'Detroit' Movie director and cast talk about how far city has come since '67

By Kurt Anthony Krug
Legal News

Filmmaker Kathryn Bigelow is the first to admit she wasn’t qualified to make her latest movie, “Detroit,” which is about the 1967 Detroit riot – perhaps the city’s darkest chapter and one of America’s lasting stains.

“I had a lengthy conversation with myself. I really, obviously, analyzed it long and hard and I thought: ‘Am I the right person to make this film? Absolutely not. No way.’ On the other hand, this story needed to be told and that kind of overrode any other hesitation. Here I thought I have this platform, I have this medium I’m fairly conversant in, I have this opportunity. This story – I think – needs to see the light of day, so I took advantage of that opportunity at the same time realizing that it’s a concern, it’s a challenge. I did feel the necessity to tell the story was greater than perhaps not telling the story,” explained Bigelow.

To mark the 50th anniversary of this tragic event, “Detroit” – which opened nationwide on Aug. 4 – chronicles what happened at the Algiers Motel, located at 8301 Woodward Avenue, on July 25-26, 1967 during the five days of unrest. The riot began on July 23, 1967 when Detroit police raided a blind pig – an unlicensed, after-hours bar – on 12th Street, arresting more than 80 black patrons. This attracted a crowd of onlookers, one of whom threw a bottle at a cop, starting the unrest. The National Guard and the Michigan State Police were called in to assist.

Bigelow, the Oscar-winning director of 2008’s “The Hurt Locker,” attended a press conference July 24 at the Foundation Hotel in Detroit, along with frequent collaborator Mark Boal – who won an Oscar for writing “The Hurt Locker” – and 15 actors starring in “Detroit.” The actors included Anthony Mackie (“Captain America: Civil War”), John Boyega (“Star Wars: The Force Awakens”), Will Poulter (“The Revenant”), et al. They also attended the red carpet world premiere at the Fox Theatre in Detroit July 25.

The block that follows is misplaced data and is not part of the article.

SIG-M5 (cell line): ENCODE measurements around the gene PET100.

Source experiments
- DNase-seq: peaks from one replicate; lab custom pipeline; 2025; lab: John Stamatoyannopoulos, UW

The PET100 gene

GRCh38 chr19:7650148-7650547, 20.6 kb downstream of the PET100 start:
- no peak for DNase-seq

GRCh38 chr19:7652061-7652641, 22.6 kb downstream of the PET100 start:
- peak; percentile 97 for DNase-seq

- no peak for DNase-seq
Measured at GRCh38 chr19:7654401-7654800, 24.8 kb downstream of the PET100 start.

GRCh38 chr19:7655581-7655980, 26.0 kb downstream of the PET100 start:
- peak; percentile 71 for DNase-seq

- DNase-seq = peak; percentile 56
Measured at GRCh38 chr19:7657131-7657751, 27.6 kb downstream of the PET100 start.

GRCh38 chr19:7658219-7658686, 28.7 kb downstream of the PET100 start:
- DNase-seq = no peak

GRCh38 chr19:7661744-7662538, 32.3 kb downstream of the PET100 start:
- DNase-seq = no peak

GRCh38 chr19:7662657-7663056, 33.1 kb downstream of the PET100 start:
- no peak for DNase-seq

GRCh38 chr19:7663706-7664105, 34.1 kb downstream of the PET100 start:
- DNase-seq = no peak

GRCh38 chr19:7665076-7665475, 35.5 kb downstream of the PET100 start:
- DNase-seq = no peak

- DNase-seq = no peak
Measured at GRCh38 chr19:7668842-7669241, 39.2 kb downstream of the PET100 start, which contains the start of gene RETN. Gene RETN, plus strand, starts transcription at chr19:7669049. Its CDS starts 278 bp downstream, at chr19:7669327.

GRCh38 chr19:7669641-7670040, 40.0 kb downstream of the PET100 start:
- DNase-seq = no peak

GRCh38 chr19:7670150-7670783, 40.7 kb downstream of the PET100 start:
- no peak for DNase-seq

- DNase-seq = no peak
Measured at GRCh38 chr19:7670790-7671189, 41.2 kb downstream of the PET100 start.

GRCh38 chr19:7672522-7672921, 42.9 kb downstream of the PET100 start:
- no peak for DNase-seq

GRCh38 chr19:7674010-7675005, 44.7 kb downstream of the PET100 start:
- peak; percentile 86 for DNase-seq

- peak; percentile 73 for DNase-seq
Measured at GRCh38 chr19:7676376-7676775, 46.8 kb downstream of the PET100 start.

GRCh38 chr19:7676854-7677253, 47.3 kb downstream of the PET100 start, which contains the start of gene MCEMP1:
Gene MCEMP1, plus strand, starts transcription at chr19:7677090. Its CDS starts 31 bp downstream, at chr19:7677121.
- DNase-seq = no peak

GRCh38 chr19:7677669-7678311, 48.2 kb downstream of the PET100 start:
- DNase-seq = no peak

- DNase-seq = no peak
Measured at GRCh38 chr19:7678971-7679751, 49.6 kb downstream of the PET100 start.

“Malcolm X said rioting is giving voice to the voiceless. I feel like we come from a country, from a people, from a generation of activists – of riot-eers – I guess I should say,” said Mackie, who played Greene, a Vietnam vet staying at the Algiers that night. “It’s something that will never go away and it’s something that’s not new. When you look at this movie, what Mark and Kathryn were able to do – which drew me in and really blew me away when I saw the movie – was give voice to the voiceless.”

It was reported that a sniper fired shots and was seen at the Algiers, which had a seedy reputation. The police raided the motel’s three-story annex, located behind the main complex. Per eyewitness testimony, Carl Cooper (Jason Mitchell, “Straight Outta Compton”), fired blanks from a starter pistol, leading authorities to believe shots came from the Algiers. 

The police rounded up the nine guests – seven black men and two white women – and lined them up against the wall in the lobby, brutalizing them, threatening to kill them unless they named the sniper. The three cops – played in the movie by Poulter, Ben O’Toole (“Hacksaw Ridge”), and Jack Reynor (“Transformers: Age of Extinction”) – would take a man into a separate room, fire a shot into the ceiling, then tell the others they killed him (when he was really still alive, unknown to them, but ordered to keep quiet) in order to force them to talk, coercing their participation in the “death game.” In the end, however, the police killed three black men – including Cooper – claiming self-defense.

Poulter’s character was an amalgam of several Detroit cops involved at the Algiers (the actual cops were Ronald August, Robert Paille, and David Senak). Poulter researched the riot and Detroit. The Detroit Police Department in 1967 was 95 percent white at a time when Detroit was approximately 40 percent black. A racially motivated police force wasn’t uncommon.

“In my eyes, whether he was a police officer or not, he’d always been a racist. It was entrenched in him and he was part of a society where racism was entrenched. So it’s an unfortunate combination that a racist might be a police officer and that’s something that we simply can’t allow for. That was no real screening for that,” explained Poulter. “Preparing to play a racist, the biggest challenge, of course, is you’re not going to find any justification for your behavior. As an actor you have to find something you identify with ... Unfortunately, there was nothing in our characters that we could really latch on to and relate to, other than the fact that we were white men.”